Study Finds No Drinking Water Pollution From FracturingSource: US Department of Energy | 18 September 2014
The US Department of Energy’s National Energy Technology Laboratory (NETL) has released a technical report on the results of a limited field study that monitored a hydraulic fracturing operation in Greene County, Pennsylvania, for upward fracture growth out of the target zone and upward gas and fluid migration. Results indicate that, under the conditions of this study, for this specific location, fracture growth ceased more than 5,000 ft below drinking water aquifers and there was no detectable upward migration of gas or fluids from the hydraulically fractured Marcellus shale.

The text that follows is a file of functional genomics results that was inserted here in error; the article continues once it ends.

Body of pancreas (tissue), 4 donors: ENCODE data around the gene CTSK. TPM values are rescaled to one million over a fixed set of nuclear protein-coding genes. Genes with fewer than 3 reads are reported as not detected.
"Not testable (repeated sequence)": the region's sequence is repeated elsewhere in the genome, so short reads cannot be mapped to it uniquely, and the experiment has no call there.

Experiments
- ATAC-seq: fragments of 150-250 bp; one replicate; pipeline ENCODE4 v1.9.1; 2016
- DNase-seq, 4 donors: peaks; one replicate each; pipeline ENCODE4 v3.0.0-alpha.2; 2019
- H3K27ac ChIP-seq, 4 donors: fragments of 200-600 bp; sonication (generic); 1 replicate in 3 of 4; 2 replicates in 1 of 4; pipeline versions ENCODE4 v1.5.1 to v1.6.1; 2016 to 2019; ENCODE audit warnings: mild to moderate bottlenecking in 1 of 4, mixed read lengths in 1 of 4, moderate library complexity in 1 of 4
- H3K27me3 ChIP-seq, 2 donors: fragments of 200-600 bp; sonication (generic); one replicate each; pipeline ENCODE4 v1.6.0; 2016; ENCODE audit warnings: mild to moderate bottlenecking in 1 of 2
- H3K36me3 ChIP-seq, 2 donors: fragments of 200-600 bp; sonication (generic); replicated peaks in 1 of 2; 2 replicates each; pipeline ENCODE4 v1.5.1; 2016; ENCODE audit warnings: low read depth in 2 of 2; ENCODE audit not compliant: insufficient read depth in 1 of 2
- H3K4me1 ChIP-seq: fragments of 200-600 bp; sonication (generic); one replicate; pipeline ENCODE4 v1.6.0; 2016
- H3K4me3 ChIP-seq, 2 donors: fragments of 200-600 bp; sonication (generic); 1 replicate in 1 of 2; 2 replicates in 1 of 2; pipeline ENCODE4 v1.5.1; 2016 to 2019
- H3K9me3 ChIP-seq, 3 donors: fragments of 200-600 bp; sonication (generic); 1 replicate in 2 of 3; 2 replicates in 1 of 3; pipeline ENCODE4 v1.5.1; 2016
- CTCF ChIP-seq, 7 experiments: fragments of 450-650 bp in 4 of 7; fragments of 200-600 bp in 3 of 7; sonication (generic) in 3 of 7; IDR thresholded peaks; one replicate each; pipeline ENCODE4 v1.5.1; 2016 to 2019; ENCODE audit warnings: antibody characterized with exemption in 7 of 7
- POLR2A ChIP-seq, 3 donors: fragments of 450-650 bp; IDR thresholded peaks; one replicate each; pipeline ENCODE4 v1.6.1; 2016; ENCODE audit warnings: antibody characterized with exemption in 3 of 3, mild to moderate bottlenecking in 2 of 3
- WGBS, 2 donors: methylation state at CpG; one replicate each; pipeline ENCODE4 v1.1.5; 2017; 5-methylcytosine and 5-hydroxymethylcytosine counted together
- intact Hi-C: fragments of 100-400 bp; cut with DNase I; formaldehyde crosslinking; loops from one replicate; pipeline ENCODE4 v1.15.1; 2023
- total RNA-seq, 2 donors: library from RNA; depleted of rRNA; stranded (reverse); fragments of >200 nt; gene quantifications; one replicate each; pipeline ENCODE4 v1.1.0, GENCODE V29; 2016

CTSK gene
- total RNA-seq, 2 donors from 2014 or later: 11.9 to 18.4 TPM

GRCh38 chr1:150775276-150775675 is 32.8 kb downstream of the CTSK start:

The research study, led by NETL’s Office of Research and Development, used natural and man-made tracers to look for evidence that fluid and gas in this area from the hydraulically fractured Marcellus shale had migrated at least 3,800 ft upward to a gas producing zone of Upper De-vonian/Lower Mississippian age shale, midway between the Marcellus shale and the surface. Microseismic monitoring from geophone arrays placed in two vertical Marcellus shale gas wells were used to determine the upper extent of induced fractures.